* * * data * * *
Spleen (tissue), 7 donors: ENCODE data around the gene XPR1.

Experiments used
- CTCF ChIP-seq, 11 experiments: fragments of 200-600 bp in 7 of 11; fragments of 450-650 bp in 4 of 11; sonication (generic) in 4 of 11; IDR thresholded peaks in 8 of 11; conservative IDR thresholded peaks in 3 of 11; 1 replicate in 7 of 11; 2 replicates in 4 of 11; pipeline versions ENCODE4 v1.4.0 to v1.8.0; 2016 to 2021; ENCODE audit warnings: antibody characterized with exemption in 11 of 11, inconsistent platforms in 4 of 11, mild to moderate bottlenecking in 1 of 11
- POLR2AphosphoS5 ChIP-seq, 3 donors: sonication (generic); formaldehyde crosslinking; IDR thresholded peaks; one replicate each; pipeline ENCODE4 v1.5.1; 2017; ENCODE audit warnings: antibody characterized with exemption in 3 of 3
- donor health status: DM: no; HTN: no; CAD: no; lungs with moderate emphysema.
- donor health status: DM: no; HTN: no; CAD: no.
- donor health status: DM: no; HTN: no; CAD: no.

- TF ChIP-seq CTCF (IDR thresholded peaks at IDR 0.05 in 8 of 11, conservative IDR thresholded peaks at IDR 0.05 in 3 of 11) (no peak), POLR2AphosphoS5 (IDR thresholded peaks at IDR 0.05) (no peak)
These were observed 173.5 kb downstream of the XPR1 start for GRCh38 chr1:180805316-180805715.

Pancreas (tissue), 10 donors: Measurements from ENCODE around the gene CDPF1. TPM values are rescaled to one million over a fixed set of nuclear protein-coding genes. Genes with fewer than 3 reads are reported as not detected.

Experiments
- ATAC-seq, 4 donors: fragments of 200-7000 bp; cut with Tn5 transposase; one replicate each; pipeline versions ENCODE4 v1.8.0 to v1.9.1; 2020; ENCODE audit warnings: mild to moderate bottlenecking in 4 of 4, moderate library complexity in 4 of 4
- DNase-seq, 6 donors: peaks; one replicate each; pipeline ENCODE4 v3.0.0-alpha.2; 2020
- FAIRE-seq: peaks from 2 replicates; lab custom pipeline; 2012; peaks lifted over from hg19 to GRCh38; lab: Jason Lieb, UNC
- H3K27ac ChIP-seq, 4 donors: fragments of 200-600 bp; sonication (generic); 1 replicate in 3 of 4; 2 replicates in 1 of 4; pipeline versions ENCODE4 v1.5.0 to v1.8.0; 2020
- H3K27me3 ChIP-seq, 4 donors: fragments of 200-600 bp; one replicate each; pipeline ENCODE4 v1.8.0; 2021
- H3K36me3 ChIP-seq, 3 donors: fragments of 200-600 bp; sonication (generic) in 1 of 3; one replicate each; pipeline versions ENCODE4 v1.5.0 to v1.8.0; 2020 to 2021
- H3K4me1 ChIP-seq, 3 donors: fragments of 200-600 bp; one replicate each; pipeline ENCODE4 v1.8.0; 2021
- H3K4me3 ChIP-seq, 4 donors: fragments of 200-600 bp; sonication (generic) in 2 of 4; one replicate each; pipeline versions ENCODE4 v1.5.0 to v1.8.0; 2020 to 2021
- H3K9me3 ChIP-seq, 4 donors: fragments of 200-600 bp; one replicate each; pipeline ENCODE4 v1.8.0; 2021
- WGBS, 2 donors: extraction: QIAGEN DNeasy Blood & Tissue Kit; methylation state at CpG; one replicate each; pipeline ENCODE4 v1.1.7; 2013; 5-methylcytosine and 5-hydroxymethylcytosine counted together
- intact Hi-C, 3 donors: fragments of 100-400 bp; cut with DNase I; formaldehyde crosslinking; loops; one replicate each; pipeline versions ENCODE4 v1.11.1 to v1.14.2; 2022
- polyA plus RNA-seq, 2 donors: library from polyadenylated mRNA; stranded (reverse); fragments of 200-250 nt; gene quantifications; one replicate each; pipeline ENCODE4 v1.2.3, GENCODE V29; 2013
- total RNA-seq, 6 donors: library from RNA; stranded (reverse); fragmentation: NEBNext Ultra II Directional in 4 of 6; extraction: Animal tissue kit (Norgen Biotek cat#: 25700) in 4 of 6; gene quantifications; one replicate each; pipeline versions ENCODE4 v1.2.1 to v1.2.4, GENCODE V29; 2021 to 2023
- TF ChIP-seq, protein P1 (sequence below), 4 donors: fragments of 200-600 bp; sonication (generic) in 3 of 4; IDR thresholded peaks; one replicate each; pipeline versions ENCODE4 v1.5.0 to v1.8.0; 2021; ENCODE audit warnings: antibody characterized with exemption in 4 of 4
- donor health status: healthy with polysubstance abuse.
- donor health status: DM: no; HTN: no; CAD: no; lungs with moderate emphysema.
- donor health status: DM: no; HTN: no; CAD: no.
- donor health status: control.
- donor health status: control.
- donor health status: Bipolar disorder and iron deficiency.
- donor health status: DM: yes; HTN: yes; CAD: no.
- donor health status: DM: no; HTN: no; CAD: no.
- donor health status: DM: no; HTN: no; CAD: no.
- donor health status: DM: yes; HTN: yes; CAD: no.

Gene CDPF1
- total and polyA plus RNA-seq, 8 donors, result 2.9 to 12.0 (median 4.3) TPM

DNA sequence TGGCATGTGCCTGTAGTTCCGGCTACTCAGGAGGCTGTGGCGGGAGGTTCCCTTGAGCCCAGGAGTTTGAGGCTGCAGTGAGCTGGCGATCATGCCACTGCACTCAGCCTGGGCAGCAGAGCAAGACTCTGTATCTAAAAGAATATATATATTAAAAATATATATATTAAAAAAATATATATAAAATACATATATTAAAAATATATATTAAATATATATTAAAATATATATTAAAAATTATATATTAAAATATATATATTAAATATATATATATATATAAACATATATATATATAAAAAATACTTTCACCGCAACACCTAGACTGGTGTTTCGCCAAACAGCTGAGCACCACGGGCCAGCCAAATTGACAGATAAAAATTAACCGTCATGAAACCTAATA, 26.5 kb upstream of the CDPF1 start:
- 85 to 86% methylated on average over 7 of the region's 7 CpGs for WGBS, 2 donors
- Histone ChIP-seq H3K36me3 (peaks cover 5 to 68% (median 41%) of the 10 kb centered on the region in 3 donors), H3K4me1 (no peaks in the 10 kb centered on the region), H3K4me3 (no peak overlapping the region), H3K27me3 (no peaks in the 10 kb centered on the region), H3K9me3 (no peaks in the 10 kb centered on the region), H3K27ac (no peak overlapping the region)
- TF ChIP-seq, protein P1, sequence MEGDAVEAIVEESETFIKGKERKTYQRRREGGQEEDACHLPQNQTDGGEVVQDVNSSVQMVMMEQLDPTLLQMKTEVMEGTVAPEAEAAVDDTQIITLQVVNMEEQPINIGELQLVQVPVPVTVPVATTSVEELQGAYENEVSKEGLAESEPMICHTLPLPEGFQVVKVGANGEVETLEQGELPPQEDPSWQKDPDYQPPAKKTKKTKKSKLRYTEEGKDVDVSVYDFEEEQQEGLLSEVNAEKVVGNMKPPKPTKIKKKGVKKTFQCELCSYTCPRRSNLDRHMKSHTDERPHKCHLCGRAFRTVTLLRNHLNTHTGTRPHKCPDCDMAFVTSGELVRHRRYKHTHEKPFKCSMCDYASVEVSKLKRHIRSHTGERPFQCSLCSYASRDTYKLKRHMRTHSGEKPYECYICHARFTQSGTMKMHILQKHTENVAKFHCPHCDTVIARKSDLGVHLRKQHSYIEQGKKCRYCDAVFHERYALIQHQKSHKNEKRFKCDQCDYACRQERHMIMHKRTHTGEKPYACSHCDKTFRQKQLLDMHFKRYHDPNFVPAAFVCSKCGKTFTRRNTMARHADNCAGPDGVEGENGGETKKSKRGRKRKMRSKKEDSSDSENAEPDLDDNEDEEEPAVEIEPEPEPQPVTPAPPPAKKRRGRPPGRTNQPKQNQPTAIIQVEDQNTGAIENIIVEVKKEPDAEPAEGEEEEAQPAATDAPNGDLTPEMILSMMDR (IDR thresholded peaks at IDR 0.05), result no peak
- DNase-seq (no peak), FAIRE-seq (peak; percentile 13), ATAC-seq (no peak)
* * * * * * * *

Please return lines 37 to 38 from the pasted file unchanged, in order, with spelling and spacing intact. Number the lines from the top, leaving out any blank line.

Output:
- total and polyA plus RNA-seq, 8 donors, result 2.9 to 12.0 (median 4.3) TPM

DNA sequence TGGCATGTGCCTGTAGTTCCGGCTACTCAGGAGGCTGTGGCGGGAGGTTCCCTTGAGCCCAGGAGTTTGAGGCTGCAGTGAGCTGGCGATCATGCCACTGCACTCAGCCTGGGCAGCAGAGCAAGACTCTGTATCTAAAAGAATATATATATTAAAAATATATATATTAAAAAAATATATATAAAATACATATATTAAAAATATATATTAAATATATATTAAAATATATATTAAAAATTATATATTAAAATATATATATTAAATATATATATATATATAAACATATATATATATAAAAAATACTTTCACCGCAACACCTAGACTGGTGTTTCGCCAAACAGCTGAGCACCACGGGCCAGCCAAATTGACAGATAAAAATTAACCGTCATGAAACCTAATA, 26.5 kb upstream of the CDPF1 start: